Most people get promoted into leadership roles as a result of being technically excellent at their jobs. As you move up the career ladder the skill set required to be successful shifts. Relationship building and influencing skills become exponentially more important as people rise through the ranks.  This shift in skillset is where most individuals trip and often, without the right support, will continue to trip – costing them and the organisation important energy as well as having negative financial implications.

My advice is: be mindful that what made you successful in the past will not ensure success in future. Ask for support to help maximise your potential and impact.

For women in leadership roles, I look predominantly at three areas:

  • Perception: How are you perceived? How do you want to be perceived?
  • Power: How well do you influence and navigate your organisation?
  • Professional presence: How do you ‘show up’?

Women in business tend to face additional ‘headwinds’ that make navigating the relationship and political landscape even more complex, for example:

  • Lack of advocates & sponsors
  • Negative stereotypes
  • Longer proving periods
  • Conflicting gender norms
  • Family/work balance
  • Low exposure/risk taking

Once you become aware of this reality and define how to be effective in this context, your level of confidence hugely increases and you see great results.

Desi Kimmins

You’re a busy working mum – how do you go about achieving a work/life balance?

Any working mum knows that with both parents in full-time work, planning  is absolutely essential. My life now is about both family and work and I put all my energy in trying to get these right. Having flexibility at work is essential in achieving this.

I am able to work relatively flexibly and manage my diary so that I get home in time to spend the end of the day with my two boys, I am very strict in sticking to this. Once he’s in bed I tend to grab a cup of tea and finish my work for the day.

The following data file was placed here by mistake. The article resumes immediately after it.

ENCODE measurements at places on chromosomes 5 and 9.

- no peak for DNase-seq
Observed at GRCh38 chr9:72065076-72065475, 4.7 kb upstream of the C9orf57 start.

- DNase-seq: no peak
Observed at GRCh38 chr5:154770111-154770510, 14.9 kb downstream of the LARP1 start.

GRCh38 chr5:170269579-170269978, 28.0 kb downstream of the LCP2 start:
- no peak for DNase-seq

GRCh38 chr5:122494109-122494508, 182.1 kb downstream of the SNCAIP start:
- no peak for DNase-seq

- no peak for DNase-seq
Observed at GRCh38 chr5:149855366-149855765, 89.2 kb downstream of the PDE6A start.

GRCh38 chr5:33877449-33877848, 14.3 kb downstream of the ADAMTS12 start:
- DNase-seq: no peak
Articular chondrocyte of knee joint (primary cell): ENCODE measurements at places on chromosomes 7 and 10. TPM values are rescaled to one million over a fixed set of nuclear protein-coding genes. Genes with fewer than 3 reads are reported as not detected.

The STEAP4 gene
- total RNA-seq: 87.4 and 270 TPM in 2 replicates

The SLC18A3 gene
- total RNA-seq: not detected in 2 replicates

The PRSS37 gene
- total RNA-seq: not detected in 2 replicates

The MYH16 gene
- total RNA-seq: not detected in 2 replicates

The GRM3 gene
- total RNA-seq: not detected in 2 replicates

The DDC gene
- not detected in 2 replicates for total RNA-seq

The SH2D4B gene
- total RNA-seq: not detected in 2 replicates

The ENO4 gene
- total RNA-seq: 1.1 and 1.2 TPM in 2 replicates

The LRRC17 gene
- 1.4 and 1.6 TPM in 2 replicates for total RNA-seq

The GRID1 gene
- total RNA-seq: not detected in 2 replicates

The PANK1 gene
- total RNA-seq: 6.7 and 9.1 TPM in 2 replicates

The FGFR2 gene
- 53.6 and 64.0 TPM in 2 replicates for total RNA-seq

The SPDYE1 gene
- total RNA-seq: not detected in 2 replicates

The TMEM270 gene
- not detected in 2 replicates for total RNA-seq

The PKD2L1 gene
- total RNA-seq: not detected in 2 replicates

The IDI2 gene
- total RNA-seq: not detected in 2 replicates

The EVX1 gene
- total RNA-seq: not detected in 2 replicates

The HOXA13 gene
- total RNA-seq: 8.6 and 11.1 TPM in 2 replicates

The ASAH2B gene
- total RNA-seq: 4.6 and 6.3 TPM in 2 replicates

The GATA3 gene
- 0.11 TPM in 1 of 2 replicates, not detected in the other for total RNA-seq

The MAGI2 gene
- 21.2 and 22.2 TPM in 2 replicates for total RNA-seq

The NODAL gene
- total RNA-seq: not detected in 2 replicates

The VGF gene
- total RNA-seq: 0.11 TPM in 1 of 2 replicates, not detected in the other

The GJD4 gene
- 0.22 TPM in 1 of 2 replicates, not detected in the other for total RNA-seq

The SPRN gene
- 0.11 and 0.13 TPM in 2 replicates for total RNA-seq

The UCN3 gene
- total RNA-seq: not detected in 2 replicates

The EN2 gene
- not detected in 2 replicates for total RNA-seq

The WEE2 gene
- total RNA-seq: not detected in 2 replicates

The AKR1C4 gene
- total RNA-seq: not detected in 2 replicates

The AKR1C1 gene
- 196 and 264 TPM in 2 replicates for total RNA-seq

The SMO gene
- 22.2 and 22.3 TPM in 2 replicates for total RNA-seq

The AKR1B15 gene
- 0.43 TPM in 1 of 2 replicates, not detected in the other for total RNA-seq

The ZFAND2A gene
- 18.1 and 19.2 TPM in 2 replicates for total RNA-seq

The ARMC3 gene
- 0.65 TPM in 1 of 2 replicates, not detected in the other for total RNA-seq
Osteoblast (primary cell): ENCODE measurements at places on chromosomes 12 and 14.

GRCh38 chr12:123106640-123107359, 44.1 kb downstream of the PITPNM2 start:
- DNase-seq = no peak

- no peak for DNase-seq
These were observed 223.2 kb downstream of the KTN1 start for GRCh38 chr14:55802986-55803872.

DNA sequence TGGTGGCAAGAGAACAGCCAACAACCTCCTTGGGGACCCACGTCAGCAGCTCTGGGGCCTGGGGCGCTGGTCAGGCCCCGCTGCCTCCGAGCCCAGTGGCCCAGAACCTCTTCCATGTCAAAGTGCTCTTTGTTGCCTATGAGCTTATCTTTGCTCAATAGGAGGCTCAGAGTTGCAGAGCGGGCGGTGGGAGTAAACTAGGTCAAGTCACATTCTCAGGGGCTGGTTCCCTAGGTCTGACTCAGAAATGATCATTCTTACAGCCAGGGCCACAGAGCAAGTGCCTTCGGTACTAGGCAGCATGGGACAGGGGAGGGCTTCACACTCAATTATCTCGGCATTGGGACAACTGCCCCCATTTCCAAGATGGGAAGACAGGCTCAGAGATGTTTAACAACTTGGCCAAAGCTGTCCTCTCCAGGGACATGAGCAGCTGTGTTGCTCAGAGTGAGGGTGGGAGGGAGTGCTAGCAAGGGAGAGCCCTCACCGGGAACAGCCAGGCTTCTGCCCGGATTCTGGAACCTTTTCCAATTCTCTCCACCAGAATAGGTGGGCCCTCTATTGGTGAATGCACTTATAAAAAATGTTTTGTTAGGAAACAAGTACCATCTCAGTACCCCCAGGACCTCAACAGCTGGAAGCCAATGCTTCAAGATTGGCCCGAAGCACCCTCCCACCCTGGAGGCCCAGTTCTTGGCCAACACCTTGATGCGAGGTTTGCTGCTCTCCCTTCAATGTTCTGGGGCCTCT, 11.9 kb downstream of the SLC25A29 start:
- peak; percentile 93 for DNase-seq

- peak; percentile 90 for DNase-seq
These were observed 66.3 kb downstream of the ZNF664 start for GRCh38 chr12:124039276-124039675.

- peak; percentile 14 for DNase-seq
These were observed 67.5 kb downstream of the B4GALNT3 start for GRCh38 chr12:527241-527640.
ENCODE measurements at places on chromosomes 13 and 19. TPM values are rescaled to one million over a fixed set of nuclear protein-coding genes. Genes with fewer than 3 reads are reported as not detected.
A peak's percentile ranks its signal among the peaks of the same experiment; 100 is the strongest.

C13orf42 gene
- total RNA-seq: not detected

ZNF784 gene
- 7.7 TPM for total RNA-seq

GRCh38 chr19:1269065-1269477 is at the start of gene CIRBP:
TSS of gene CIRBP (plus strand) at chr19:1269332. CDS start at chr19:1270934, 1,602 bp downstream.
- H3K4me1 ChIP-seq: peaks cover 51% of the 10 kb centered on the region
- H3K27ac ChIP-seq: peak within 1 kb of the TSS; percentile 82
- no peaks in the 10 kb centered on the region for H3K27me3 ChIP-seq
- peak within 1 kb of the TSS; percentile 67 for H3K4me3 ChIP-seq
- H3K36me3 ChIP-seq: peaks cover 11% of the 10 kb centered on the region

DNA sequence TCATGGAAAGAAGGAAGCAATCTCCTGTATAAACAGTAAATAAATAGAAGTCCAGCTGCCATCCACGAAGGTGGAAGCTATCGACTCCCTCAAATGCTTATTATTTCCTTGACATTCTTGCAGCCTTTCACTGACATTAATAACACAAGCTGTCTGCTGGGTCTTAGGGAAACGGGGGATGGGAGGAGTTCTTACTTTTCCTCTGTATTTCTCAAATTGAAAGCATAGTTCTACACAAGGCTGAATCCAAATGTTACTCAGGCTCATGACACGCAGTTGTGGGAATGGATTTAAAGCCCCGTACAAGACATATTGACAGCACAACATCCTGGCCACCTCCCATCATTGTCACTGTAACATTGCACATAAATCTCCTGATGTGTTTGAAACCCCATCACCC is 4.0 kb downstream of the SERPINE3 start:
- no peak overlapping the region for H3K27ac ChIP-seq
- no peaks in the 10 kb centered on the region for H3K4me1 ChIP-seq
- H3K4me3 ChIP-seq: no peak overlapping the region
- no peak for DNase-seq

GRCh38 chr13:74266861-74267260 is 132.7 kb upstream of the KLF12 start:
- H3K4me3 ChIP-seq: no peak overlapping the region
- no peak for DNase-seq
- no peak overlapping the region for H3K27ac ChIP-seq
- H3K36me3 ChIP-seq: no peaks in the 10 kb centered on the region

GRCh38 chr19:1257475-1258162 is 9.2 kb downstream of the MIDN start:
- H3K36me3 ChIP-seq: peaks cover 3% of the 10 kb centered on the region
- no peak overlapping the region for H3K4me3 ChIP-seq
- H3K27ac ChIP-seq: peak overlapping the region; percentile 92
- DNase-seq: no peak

How do you like to unwind outside of work?

Although life is full-on, spending time with my family taps into different energy resources. I work out three times a week and my husband and I like to keep some time for just the two of us. It may sound like the basics, but it’s amazing how getting the basics right can be a challenge!

I spend time learning about nutrition and enjoy experimenting with foods that that help maximise my energy. And finally, being Swiss – I love everything to do with mountains; hiking and skiing are my passions.

 desi kimmins 2

Tell us how you go about dressing for work?

One of the reasons I love The Fold is that it represents the type of clothes I associate with drive, creativity and being a true woman. 

It’s so easy for men to look professional and well-dressed – their work uniform is a well-fitting suit. For women it’s more complicated. I look for clothes that are feminine, yet support my credibility in working at the highest levels – it’s a fine line to walk. I find that The Fold masters this art – in fact, too well. Every time I think I have my wardrobe sorted, something catches my eye which is too good to resist!

What are your favourite pieces from the Fold spring/summer collection?

My absolute favourite is the Arlington dress, and close behind it is the Ebury.

And of course, everything from the Le Marais collection!

Shop Desi’s Look >

Pictures by Amelia Allen Photography